The News That Matters about the Nuclear Industry Fukushima Chernobyl Mayak Three Mile Island Atomic Testing Radiation Isotope

Politifact rates Nikki Haley Mostly False on her claim that Congress had no input on Iran nuclear deal

Haley wrongly says Congress had no input on Iran nuclear deal, Politifact,  By Allison Colburn Defending President Donald Trump’s decision to decertify the Iran nuclear deal, United Nations ambassador Nikki Haley said Congress now has a voice on the issue that it didn’t have in the past.

Trump’s decision allows Congress to potentially kill the agreement or tack on new conditions………

Here, we are fact-checking Haley’s claim that Congress was “never allowed” to debate or discuss the agreement.

Congressional responsibility in the Iran deal

Much of the responsibility for U.S. foreign policy falls under the authority of the executive branch. Congress does play a significant role, however, in foreign trade and commerce, immigration, foreign aid, the defense budget and any declarations of war. The Senate authorizes treaties and confirms the president’s cabinet nominees.

To avoid needing Senate approval for an agreement with a foreign power, the president can simply avoid calling the agreement a treaty. The Obama administration said the Iran deal was neither a treaty nor an executive agreement. Instead, the State Department said in a letter that the deal “reflects political commitments” between the seven nations involved.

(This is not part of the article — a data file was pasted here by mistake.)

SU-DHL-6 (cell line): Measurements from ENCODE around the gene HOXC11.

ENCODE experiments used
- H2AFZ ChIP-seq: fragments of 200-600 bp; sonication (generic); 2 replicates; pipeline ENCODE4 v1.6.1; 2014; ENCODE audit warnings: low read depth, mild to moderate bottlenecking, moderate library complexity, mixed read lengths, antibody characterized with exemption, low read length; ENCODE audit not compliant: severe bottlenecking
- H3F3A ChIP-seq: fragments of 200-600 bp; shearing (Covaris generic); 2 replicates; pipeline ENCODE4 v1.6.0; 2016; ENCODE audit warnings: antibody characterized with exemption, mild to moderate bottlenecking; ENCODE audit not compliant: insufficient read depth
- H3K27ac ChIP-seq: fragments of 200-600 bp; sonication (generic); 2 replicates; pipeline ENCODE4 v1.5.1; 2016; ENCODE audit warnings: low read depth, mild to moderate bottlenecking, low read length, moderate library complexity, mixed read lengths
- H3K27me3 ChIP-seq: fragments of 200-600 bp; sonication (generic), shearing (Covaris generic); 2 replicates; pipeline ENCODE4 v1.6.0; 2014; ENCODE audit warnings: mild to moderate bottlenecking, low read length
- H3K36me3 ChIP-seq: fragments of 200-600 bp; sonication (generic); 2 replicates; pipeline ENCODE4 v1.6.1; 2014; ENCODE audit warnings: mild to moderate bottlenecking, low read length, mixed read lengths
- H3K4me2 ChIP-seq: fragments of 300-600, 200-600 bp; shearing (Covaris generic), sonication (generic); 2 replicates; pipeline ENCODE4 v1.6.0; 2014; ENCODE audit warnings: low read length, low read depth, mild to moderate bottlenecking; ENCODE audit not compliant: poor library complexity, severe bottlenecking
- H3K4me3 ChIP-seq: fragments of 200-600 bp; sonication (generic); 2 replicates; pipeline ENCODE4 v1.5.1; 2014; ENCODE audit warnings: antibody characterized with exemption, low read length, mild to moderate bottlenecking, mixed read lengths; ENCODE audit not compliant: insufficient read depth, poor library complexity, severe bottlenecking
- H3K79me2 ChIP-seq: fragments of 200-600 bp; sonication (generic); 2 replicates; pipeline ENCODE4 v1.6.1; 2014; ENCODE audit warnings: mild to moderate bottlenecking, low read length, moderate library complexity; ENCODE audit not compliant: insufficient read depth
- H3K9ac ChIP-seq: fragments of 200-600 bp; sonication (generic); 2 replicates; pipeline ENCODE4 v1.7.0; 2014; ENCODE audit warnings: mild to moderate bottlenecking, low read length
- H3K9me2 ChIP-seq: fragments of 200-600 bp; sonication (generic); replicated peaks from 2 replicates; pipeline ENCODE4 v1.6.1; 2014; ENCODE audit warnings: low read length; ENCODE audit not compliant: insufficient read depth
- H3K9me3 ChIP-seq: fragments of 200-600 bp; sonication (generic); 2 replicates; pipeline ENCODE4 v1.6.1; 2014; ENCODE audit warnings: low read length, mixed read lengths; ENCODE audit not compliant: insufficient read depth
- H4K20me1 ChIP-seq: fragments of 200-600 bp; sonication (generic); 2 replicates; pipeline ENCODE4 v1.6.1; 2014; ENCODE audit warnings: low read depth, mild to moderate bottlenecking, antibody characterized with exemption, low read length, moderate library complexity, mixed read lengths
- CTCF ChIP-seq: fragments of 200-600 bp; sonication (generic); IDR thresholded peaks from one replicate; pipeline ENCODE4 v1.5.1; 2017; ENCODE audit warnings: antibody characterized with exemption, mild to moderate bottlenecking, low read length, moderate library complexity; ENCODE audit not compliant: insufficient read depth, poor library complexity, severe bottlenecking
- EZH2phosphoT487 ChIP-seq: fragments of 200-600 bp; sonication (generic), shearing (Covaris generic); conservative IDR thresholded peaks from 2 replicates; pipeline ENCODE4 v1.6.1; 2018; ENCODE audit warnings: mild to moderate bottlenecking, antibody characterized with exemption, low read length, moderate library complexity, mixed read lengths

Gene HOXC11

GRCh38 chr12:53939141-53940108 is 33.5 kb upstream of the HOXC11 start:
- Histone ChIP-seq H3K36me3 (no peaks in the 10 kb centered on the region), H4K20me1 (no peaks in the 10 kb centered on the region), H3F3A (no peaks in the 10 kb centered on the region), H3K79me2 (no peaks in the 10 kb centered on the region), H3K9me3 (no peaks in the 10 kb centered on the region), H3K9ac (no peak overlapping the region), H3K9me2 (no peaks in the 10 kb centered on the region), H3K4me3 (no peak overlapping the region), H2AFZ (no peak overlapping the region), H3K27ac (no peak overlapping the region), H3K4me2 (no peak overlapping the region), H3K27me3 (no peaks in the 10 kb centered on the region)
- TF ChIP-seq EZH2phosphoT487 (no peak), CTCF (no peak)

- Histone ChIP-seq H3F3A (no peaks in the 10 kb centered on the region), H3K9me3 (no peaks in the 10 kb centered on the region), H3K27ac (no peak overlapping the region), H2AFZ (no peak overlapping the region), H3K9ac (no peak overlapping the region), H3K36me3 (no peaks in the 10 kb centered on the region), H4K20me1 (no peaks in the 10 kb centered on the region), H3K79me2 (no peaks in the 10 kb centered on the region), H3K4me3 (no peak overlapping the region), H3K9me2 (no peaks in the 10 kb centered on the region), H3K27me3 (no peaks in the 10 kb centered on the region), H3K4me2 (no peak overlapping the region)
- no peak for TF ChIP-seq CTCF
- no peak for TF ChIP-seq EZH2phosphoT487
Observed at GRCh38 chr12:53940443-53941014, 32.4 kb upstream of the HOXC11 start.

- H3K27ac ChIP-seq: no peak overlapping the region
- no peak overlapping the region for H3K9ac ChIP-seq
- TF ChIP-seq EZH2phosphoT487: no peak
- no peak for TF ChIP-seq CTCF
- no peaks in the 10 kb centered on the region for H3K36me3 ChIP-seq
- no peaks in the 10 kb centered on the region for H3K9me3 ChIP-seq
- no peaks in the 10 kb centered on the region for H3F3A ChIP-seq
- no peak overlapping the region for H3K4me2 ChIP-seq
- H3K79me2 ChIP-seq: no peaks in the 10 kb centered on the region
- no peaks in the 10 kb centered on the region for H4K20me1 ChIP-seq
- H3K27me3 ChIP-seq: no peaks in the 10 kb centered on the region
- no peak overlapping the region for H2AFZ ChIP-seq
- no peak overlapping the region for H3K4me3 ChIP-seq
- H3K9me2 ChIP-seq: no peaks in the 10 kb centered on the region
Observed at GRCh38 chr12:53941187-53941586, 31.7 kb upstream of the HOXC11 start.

When the president negotiates a deal that is not deemed a treaty, Congress — if it wants a say on the deal — must convince the president to give the legislative branch the power to approve or block the final deal.

That’s exactly what Congress did when it passed the Iran Nuclear Agreement Review Act of 2015, a bill that had bipartisan support and allowed Congress the right to review any agreement reached in the negotiations. Obama initially threatened to veto the bill but did not.

Senators considered a separate, and ultimately unsuccessful, measure that would have given them the the power to block the agreement through a resolution of disapproval. A procedural vote on the resolution fell short of the 60 votes needed to override a Democratic filibuster.

Despite the resolution’s failure, by passing the Iran Nuclear Agreement Review Act, Congress was able to have some authority and say in the final agreement.

Sen. Bob Corker, R-Tenn., who spearheaded the bill, has touted the legislation for taking “power back from the president” and forcing the executive office to be transparent………

Our ruling

Haley said Congress was never allowed to debate or discuss the Iran nuclear agreement while Obama was in office.

Though Congress had to fight for the right to disapprove of the deal, the passage of the Iran Nuclear Agreement Review Act of 2015 allowed Congress to not only vote on the deal but to also hold public hearings and debate. The Senate ultimately did not have the votes to block the deal, but the act included a requirement for the president to frequently monitor Iran’s progress in meeting the agreement’s conditions.

So Congress did have input, even if Obama initially tried to avoid it.

We rate this claim Mostly False.


October 20, 2017 - Posted by | politics, secrets,lies and civil liberties, USA

No comments yet.

Leave a Reply

Fill in your details below or click an icon to log in: Logo

You are commenting using your account. Log Out /  Change )

Twitter picture

You are commenting using your Twitter account. Log Out /  Change )

Facebook photo

You are commenting using your Facebook account. Log Out /  Change )

Connecting to %s

This site uses Akismet to reduce spam. Learn how your comment data is processed.

%d bloggers like this: